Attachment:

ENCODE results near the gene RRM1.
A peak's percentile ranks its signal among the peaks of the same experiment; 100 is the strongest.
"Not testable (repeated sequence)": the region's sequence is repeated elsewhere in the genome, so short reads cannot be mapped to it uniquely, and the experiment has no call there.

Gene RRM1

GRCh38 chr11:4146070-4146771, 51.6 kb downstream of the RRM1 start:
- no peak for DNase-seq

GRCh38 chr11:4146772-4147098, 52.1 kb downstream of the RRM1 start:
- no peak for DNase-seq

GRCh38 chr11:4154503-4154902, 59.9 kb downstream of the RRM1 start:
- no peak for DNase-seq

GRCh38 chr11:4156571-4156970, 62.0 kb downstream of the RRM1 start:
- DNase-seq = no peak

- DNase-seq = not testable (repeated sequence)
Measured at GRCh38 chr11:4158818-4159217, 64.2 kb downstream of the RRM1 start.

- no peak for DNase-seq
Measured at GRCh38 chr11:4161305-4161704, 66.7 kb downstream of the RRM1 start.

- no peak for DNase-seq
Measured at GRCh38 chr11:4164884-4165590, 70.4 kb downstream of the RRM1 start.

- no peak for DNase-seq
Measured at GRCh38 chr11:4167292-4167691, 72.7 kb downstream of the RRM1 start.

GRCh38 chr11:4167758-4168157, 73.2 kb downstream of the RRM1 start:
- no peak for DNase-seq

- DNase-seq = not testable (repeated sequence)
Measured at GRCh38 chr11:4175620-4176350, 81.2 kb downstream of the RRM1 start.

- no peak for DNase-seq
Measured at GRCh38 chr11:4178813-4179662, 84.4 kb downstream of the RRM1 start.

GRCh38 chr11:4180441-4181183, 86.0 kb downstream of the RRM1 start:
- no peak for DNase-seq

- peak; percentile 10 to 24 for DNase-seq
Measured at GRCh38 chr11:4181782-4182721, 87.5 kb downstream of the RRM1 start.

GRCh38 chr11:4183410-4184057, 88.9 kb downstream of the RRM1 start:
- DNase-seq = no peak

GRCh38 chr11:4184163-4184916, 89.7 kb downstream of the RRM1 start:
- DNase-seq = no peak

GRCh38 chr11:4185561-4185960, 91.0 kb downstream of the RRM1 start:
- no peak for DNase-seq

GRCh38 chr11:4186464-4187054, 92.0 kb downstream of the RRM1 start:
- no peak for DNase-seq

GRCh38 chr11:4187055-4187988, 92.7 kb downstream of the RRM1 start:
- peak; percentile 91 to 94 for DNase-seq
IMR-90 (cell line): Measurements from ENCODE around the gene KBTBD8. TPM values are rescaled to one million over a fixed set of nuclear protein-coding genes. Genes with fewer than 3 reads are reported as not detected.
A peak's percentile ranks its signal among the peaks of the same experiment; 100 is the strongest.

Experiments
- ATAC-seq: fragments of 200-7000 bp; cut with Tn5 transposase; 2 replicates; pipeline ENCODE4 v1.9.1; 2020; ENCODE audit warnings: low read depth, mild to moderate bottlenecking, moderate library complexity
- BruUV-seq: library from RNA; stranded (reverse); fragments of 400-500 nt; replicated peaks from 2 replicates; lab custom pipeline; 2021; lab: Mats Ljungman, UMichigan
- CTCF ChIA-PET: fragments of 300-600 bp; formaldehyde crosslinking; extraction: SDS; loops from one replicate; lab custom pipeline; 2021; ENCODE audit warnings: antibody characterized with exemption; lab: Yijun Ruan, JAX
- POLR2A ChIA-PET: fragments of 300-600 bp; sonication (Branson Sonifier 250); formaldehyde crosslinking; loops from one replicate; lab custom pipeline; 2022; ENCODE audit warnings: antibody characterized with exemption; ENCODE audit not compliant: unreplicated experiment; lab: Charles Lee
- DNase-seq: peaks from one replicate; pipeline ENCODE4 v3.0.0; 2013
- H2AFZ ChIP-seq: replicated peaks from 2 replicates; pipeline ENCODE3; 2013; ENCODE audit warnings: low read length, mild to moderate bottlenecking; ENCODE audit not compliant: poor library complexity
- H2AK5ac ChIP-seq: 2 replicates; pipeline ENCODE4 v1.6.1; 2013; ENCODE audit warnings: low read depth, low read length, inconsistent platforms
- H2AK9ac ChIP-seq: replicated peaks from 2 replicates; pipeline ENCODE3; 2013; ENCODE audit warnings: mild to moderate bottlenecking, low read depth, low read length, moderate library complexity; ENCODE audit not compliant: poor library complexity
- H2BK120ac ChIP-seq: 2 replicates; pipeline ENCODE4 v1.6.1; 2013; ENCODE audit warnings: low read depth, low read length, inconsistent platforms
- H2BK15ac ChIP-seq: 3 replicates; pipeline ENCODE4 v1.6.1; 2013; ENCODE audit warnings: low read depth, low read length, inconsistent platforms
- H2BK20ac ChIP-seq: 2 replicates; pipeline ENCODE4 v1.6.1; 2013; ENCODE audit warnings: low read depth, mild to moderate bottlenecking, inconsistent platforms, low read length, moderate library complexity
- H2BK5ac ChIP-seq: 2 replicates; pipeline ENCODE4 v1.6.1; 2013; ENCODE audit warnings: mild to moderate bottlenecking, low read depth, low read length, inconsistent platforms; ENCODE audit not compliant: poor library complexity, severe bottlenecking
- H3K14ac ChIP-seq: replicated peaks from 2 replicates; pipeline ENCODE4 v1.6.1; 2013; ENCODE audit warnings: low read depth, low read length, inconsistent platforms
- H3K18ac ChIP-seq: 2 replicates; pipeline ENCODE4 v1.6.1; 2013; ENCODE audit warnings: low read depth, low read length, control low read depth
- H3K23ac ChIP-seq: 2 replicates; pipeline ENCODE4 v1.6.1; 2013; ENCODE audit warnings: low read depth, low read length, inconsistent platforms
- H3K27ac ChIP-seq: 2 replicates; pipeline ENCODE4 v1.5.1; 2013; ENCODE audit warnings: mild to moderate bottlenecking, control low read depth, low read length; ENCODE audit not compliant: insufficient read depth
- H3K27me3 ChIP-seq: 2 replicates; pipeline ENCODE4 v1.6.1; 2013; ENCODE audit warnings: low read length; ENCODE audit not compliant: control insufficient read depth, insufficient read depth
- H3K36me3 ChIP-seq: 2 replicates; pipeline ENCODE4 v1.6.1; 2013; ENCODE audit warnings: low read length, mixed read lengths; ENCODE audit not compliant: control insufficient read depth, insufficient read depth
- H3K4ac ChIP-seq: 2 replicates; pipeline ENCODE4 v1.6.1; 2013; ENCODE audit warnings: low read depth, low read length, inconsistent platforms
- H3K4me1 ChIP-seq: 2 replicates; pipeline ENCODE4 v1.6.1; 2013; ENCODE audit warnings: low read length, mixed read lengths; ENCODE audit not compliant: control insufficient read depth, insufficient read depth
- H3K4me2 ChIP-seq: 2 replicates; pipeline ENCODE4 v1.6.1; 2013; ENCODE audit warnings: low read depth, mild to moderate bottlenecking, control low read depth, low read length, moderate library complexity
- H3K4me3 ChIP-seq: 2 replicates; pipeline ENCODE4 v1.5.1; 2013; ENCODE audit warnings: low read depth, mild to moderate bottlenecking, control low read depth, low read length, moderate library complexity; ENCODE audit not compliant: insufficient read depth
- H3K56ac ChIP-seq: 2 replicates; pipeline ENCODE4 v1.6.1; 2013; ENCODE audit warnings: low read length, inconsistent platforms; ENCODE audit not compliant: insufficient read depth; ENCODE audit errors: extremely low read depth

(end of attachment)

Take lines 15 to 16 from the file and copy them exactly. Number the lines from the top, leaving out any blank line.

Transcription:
- no peak for DNase-seq
Measured at GRCh38 chr11:4161305-4161704, 66.7 kb downstream of the RRM1 start.